While the previous topic indicates that the structures of proofs and argumentation can be annotational atop hypertext, digital books and textbooks can also include data files while making use of client-side computation to render resulting hypertext content. In such files, the discussion text can be as annotational and client-side computation can output sections of hypertext and mathematics from the data files. Advantages include the automatic adaptation of navigation options when new content files are added, including navigation of multiple discussions of multiple mathematical proofs. Where ink and paper textbooks ordinarily provide a sequence of discussion and reasoning, a digital textbook can provide students multiple parallel routes of discussed proofs and argumentation.


With regard to argumentation, there exist an Argument Interchange Format (AIF), Argument Markup Language (AML) and Legal Knowledge Interchange Format (LKIF). In addition to those are formats that accompany automated reasoning software, such as HOL, Mizar, PVS, Coq, Otter/Ivy, Isabelle/Isar, Alfa/Agda, ACL2, PhoX, IMPS, Metamath, Theorema, Lego, Nuprl, §Ùmega, B method, and Minlog.


In August of 2011, at the 23rd International Conference on Automated Deduction, the first PxTP workshop discussed ideas about formats and data exchange for mathematical proofs and argumentation.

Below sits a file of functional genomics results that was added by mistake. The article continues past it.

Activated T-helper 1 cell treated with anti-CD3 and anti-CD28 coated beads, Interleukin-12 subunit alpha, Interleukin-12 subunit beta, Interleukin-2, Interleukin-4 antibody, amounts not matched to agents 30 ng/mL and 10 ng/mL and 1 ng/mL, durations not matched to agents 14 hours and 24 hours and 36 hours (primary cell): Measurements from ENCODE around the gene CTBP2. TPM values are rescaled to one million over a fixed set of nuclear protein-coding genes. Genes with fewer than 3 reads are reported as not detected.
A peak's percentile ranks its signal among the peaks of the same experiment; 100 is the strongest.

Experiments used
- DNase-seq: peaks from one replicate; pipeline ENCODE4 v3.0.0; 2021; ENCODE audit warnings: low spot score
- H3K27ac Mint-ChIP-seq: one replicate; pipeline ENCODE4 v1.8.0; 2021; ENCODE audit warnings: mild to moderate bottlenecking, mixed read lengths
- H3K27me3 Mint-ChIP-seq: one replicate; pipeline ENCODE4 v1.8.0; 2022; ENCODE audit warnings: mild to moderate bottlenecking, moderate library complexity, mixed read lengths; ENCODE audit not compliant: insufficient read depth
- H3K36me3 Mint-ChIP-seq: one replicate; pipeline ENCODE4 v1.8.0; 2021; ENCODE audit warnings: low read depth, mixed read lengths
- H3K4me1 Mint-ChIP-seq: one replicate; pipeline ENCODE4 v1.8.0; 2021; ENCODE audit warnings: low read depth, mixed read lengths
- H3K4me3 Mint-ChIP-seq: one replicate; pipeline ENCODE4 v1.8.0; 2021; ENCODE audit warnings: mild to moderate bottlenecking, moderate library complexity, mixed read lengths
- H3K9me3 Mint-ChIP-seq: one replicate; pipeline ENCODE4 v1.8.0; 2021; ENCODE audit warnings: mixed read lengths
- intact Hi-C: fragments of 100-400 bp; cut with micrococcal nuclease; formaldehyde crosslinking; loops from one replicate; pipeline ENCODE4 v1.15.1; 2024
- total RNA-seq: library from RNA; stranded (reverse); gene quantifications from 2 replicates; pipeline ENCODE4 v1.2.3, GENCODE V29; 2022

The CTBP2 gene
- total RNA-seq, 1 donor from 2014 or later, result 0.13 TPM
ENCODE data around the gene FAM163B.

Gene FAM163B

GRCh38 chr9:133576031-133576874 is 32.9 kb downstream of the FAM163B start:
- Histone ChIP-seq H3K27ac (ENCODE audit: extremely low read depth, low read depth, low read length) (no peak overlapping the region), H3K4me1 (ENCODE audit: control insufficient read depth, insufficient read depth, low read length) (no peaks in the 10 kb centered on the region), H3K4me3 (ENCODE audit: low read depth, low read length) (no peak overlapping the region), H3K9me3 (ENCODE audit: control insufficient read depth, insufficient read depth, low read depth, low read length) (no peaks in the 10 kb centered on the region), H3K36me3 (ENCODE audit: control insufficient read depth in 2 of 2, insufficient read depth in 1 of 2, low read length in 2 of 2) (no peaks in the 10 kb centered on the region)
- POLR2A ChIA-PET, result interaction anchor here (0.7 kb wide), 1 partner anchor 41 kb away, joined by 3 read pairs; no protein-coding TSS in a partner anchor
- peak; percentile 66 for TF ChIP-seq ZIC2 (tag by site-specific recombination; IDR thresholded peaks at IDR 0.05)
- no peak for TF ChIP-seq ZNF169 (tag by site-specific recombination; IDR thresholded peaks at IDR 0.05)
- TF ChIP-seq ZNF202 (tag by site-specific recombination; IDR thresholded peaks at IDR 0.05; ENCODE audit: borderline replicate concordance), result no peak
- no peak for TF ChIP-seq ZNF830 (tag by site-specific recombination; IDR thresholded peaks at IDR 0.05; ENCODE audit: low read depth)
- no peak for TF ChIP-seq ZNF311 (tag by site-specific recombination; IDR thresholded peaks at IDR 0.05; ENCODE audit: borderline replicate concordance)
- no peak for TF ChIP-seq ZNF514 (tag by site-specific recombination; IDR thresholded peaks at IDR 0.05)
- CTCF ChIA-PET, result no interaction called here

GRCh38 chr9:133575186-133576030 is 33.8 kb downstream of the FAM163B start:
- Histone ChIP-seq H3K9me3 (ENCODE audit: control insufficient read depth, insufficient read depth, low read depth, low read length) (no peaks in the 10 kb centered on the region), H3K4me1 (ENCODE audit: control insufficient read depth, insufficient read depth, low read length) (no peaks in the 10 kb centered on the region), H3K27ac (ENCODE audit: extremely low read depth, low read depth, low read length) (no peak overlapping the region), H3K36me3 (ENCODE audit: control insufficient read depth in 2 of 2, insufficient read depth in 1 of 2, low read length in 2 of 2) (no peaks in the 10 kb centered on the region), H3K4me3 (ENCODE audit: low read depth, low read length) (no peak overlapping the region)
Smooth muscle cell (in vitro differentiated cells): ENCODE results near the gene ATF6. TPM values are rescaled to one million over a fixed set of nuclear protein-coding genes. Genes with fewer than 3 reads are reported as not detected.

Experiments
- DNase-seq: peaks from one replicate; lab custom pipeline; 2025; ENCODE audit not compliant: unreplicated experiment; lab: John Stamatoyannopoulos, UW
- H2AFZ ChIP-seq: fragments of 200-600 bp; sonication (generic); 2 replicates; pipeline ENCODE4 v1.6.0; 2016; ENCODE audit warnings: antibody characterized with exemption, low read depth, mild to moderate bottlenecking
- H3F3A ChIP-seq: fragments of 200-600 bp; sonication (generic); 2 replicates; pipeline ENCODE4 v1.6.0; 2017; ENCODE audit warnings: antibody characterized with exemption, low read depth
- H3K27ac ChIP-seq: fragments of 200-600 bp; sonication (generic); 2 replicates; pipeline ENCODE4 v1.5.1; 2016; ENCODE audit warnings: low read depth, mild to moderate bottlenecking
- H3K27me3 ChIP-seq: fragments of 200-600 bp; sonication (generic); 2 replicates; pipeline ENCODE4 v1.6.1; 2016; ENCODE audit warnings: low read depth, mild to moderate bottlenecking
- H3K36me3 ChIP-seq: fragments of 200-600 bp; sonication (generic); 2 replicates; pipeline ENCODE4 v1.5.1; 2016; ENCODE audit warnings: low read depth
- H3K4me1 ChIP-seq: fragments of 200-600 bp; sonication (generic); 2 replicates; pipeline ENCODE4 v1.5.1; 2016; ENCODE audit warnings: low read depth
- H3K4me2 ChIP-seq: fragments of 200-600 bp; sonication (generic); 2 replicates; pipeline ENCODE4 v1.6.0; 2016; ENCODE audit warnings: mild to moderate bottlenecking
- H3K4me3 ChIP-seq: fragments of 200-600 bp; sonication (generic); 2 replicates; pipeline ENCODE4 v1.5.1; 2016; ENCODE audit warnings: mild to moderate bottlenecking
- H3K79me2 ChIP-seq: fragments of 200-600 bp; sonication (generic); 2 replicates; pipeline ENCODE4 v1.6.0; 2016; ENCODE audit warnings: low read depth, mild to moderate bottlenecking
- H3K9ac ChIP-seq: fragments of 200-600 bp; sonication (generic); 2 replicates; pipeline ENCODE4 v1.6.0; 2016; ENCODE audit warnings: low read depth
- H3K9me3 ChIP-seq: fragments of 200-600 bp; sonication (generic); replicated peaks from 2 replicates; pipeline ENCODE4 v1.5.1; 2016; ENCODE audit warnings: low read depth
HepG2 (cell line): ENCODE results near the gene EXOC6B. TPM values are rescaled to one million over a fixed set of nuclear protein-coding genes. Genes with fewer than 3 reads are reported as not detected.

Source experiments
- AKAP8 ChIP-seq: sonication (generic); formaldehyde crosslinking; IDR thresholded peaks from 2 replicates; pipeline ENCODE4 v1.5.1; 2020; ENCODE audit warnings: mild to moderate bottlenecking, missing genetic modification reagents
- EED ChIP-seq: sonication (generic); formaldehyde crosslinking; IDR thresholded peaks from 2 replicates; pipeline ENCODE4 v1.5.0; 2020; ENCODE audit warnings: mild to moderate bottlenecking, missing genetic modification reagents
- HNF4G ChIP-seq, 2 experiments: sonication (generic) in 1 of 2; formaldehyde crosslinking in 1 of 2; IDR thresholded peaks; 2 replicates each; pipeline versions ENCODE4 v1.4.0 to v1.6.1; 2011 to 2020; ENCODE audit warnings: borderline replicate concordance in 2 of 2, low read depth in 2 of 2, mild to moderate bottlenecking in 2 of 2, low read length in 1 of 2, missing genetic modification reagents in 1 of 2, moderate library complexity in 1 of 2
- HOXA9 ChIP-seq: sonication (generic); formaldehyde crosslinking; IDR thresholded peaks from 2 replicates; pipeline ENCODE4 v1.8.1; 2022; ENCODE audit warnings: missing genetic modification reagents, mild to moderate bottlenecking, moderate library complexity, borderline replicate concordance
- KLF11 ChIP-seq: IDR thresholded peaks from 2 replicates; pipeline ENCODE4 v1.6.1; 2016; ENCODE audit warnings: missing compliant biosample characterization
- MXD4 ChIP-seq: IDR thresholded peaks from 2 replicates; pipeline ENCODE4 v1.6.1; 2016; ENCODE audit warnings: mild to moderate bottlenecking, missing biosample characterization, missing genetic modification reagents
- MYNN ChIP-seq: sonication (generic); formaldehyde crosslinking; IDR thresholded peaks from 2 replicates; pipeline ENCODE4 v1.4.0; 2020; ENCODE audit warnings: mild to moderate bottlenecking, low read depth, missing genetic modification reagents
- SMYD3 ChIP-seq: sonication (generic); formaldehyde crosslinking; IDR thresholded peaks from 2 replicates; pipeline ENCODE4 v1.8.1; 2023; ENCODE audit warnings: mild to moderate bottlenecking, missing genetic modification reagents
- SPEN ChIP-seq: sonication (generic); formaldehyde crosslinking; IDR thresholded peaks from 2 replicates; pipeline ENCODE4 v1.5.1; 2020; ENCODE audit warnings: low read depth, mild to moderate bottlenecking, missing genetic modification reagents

Mathematics and 3D Interactive Visualization


Digital textbooks can include 3D interactive graphics for mathematical concept introduction and visualization. MathML, possibly with annotational XML, can be an input format for general-purpose visualization applets or widgets. Such applets or widgets can additionally make use of cascading stylesheets computed styles for specific <object> elements in hypertext.




Each contemporary research and development topic indicated can enhance the web as well as digital books and textbooks. Entirely new techniques for authoring mathematics textbooks may result from upcoming new uses of technology in classrooms. In addition to the exciting capabilities and features that already exist, are topics pertaining to upcoming capabilities and enhancements to features.




Kind regards,


Adam Sobieski 		 	   		  
Received on Friday, 17 February 2012 03:04:12 UTC